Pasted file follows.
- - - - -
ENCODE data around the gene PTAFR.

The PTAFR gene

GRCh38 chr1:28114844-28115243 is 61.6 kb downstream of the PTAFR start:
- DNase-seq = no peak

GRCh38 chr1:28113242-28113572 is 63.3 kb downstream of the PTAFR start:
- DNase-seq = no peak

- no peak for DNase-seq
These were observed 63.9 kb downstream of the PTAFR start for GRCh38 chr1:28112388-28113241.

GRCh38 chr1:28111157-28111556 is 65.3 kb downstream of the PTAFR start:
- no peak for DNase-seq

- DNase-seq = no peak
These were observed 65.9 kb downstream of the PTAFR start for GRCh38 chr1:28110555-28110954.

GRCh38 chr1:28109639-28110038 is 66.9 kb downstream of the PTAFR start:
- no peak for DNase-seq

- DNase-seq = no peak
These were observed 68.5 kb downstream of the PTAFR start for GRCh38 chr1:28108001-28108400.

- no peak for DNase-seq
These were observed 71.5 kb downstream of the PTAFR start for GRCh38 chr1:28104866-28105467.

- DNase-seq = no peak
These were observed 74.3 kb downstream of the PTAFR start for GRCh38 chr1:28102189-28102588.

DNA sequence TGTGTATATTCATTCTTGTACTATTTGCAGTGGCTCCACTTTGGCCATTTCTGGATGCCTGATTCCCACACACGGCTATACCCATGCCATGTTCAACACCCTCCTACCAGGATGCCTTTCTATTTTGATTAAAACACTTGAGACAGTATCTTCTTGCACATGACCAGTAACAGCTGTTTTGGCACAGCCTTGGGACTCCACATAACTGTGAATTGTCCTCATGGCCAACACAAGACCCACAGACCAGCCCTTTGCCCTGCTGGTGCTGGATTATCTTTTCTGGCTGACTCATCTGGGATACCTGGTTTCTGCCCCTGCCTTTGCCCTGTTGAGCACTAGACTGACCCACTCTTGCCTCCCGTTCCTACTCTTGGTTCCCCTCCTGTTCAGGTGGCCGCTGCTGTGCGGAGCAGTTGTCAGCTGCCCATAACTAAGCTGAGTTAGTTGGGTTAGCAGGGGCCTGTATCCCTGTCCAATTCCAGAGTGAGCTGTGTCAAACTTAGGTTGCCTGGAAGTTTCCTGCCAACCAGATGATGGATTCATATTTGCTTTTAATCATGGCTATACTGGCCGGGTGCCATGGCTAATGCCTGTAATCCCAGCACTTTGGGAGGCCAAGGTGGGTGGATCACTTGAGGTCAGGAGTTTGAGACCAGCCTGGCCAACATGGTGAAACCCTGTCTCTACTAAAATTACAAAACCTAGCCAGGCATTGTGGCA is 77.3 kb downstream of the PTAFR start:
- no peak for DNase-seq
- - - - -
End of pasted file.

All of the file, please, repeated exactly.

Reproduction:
ENCODE data around the gene PTAFR.

The PTAFR gene

GRCh38 chr1:28114844-28115243 is 61.6 kb downstream of the PTAFR start:
- DNase-seq = no peak

GRCh38 chr1:28113242-28113572 is 63.3 kb downstream of the PTAFR start:
- DNase-seq = no peak

- no peak for DNase-seq
These were observed 63.9 kb downstream of the PTAFR start for GRCh38 chr1:28112388-28113241.

GRCh38 chr1:28111157-28111556 is 65.3 kb downstream of the PTAFR start:
- no peak for DNase-seq

- DNase-seq = no peak
These were observed 65.9 kb downstream of the PTAFR start for GRCh38 chr1:28110555-28110954.

GRCh38 chr1:28109639-28110038 is 66.9 kb downstream of the PTAFR start:
- no peak for DNase-seq

- DNase-seq = no peak
These were observed 68.5 kb downstream of the PTAFR start for GRCh38 chr1:28108001-28108400.

- no peak for DNase-seq
These were observed 71.5 kb downstream of the PTAFR start for GRCh38 chr1:28104866-28105467.

- DNase-seq = no peak
These were observed 74.3 kb downstream of the PTAFR start for GRCh38 chr1:28102189-28102588.

DNA sequence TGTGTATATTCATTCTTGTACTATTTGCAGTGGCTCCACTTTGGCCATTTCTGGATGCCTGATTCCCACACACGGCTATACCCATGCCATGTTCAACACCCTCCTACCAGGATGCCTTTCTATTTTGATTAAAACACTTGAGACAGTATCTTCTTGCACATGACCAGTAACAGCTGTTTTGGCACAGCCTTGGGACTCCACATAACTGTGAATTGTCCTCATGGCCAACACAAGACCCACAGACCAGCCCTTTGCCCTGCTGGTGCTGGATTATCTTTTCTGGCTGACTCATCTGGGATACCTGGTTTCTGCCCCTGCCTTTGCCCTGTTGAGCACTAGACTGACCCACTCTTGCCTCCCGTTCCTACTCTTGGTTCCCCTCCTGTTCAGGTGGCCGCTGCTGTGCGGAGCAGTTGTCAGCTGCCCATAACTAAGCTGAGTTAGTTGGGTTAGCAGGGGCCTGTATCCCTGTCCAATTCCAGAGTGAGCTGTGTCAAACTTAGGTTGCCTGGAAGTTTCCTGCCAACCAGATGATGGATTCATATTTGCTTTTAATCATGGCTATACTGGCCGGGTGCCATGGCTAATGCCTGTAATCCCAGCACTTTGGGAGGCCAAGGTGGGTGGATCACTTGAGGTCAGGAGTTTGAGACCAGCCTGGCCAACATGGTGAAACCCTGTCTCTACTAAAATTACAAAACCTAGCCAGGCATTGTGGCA is 77.3 kb downstream of the PTAFR start:
- no peak for DNase-seq